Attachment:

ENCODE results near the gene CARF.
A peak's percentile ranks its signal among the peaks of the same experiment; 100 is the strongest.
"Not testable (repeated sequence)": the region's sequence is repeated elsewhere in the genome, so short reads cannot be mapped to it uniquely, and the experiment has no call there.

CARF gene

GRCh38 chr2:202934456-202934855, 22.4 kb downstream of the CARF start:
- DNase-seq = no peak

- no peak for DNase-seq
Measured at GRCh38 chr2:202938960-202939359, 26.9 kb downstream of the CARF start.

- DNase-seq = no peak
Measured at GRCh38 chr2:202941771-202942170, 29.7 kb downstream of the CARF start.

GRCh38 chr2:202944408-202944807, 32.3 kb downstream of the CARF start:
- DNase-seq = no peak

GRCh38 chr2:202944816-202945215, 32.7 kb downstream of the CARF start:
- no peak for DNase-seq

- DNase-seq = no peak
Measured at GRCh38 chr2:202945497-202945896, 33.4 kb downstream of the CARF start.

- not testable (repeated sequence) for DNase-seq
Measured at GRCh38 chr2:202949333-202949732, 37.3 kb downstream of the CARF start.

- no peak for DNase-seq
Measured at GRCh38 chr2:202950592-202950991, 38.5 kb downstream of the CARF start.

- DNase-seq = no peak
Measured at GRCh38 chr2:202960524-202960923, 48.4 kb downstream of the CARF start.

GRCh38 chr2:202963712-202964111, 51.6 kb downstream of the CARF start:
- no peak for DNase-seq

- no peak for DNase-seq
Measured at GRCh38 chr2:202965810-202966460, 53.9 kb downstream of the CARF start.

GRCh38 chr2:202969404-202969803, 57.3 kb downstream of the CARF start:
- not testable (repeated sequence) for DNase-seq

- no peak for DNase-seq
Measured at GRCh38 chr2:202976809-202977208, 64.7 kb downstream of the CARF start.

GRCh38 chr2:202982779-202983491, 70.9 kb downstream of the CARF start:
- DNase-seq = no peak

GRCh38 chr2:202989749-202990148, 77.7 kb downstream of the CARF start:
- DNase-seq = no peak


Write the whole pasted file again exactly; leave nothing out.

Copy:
ENCODE results near the gene CARF.
A peak's percentile ranks its signal among the peaks of the same experiment; 100 is the strongest.
"Not testable (repeated sequence)": the region's sequence is repeated elsewhere in the genome, so short reads cannot be mapped to it uniquely, and the experiment has no call there.

CARF gene

GRCh38 chr2:202934456-202934855, 22.4 kb downstream of the CARF start:
- DNase-seq = no peak

- no peak for DNase-seq
Measured at GRCh38 chr2:202938960-202939359, 26.9 kb downstream of the CARF start.

- DNase-seq = no peak
Measured at GRCh38 chr2:202941771-202942170, 29.7 kb downstream of the CARF start.

GRCh38 chr2:202944408-202944807, 32.3 kb downstream of the CARF start:
- DNase-seq = no peak

GRCh38 chr2:202944816-202945215, 32.7 kb downstream of the CARF start:
- no peak for DNase-seq

- DNase-seq = no peak
Measured at GRCh38 chr2:202945497-202945896, 33.4 kb downstream of the CARF start.

- not testable (repeated sequence) for DNase-seq
Measured at GRCh38 chr2:202949333-202949732, 37.3 kb downstream of the CARF start.

- no peak for DNase-seq
Measured at GRCh38 chr2:202950592-202950991, 38.5 kb downstream of the CARF start.

- DNase-seq = no peak
Measured at GRCh38 chr2:202960524-202960923, 48.4 kb downstream of the CARF start.

GRCh38 chr2:202963712-202964111, 51.6 kb downstream of the CARF start:
- no peak for DNase-seq

- no peak for DNase-seq
Measured at GRCh38 chr2:202965810-202966460, 53.9 kb downstream of the CARF start.

GRCh38 chr2:202969404-202969803, 57.3 kb downstream of the CARF start:
- not testable (repeated sequence) for DNase-seq

- no peak for DNase-seq
Measured at GRCh38 chr2:202976809-202977208, 64.7 kb downstream of the CARF start.

GRCh38 chr2:202982779-202983491, 70.9 kb downstream of the CARF start:
- DNase-seq = no peak

GRCh38 chr2:202989749-202990148, 77.7 kb downstream of the CARF start:
- DNase-seq = no peak